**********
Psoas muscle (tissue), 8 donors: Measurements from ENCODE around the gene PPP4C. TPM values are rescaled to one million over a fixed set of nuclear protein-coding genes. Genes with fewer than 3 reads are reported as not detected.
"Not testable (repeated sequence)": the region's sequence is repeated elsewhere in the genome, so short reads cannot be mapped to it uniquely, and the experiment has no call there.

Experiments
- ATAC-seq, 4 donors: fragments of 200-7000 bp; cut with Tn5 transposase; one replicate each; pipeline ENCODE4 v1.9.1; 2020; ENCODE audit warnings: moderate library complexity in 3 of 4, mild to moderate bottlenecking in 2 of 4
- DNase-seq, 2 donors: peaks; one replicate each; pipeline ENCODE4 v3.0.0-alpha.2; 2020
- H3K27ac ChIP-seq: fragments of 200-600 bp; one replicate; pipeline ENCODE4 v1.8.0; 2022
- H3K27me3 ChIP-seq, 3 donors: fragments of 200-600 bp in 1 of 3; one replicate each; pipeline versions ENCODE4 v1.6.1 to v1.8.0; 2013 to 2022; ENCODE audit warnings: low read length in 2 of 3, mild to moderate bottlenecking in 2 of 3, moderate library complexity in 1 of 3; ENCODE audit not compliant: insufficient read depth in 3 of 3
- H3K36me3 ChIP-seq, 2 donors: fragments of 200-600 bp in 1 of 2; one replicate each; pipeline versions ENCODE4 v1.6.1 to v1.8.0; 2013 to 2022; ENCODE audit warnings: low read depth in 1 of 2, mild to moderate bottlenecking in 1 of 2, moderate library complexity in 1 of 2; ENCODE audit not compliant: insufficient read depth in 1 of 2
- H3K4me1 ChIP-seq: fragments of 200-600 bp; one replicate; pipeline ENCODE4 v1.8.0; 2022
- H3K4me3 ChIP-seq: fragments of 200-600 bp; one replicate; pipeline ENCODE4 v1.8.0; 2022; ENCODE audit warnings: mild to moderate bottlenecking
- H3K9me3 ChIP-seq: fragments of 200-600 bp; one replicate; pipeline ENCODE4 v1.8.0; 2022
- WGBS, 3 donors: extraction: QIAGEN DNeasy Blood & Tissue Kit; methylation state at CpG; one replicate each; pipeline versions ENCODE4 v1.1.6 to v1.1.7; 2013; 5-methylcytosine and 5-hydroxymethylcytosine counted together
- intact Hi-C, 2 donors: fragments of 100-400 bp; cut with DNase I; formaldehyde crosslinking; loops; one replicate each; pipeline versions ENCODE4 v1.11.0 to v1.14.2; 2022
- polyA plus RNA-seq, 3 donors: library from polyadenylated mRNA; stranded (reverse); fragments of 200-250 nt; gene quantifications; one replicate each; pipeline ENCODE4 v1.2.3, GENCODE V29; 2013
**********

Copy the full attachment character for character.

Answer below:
Psoas muscle (tissue), 8 donors: Measurements from ENCODE around the gene PPP4C. TPM values are rescaled to one million over a fixed set of nuclear protein-coding genes. Genes with fewer than 3 reads are reported as not detected.
"Not testable (repeated sequence)": the region's sequence is repeated elsewhere in the genome, so short reads cannot be mapped to it uniquely, and the experiment has no call there.

Experiments
- ATAC-seq, 4 donors: fragments of 200-7000 bp; cut with Tn5 transposase; one replicate each; pipeline ENCODE4 v1.9.1; 2020; ENCODE audit warnings: moderate library complexity in 3 of 4, mild to moderate bottlenecking in 2 of 4
- DNase-seq, 2 donors: peaks; one replicate each; pipeline ENCODE4 v3.0.0-alpha.2; 2020
- H3K27ac ChIP-seq: fragments of 200-600 bp; one replicate; pipeline ENCODE4 v1.8.0; 2022
- H3K27me3 ChIP-seq, 3 donors: fragments of 200-600 bp in 1 of 3; one replicate each; pipeline versions ENCODE4 v1.6.1 to v1.8.0; 2013 to 2022; ENCODE audit warnings: low read length in 2 of 3, mild to moderate bottlenecking in 2 of 3, moderate library complexity in 1 of 3; ENCODE audit not compliant: insufficient read depth in 3 of 3
- H3K36me3 ChIP-seq, 2 donors: fragments of 200-600 bp in 1 of 2; one replicate each; pipeline versions ENCODE4 v1.6.1 to v1.8.0; 2013 to 2022; ENCODE audit warnings: low read depth in 1 of 2, mild to moderate bottlenecking in 1 of 2, moderate library complexity in 1 of 2; ENCODE audit not compliant: insufficient read depth in 1 of 2
- H3K4me1 ChIP-seq: fragments of 200-600 bp; one replicate; pipeline ENCODE4 v1.8.0; 2022
- H3K4me3 ChIP-seq: fragments of 200-600 bp; one replicate; pipeline ENCODE4 v1.8.0; 2022; ENCODE audit warnings: mild to moderate bottlenecking
- H3K9me3 ChIP-seq: fragments of 200-600 bp; one replicate; pipeline ENCODE4 v1.8.0; 2022
- WGBS, 3 donors: extraction: QIAGEN DNeasy Blood & Tissue Kit; methylation state at CpG; one replicate each; pipeline versions ENCODE4 v1.1.6 to v1.1.7; 2013; 5-methylcytosine and 5-hydroxymethylcytosine counted together
- intact Hi-C, 2 donors: fragments of 100-400 bp; cut with DNase I; formaldehyde crosslinking; loops; one replicate each; pipeline versions ENCODE4 v1.11.0 to v1.14.2; 2022
- polyA plus RNA-seq, 3 donors: library from polyadenylated mRNA; stranded (reverse); fragments of 200-250 nt; gene quantifications; one replicate each; pipeline ENCODE4 v1.2.3, GENCODE V29; 2013